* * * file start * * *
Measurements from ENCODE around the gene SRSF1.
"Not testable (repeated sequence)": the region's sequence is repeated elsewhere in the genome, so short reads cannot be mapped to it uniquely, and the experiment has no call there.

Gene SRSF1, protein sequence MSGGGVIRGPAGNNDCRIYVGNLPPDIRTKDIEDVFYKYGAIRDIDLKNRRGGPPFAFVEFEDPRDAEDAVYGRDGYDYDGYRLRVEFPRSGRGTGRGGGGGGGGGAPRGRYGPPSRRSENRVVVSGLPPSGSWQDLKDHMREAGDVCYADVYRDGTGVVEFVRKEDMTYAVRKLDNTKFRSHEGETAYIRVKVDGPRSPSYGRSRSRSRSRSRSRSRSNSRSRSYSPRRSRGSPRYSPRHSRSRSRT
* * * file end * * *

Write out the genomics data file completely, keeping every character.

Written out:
Measurements from ENCODE around the gene SRSF1.
"Not testable (repeated sequence)": the region's sequence is repeated elsewhere in the genome, so short reads cannot be mapped to it uniquely, and the experiment has no call there.

Gene SRSF1, protein sequence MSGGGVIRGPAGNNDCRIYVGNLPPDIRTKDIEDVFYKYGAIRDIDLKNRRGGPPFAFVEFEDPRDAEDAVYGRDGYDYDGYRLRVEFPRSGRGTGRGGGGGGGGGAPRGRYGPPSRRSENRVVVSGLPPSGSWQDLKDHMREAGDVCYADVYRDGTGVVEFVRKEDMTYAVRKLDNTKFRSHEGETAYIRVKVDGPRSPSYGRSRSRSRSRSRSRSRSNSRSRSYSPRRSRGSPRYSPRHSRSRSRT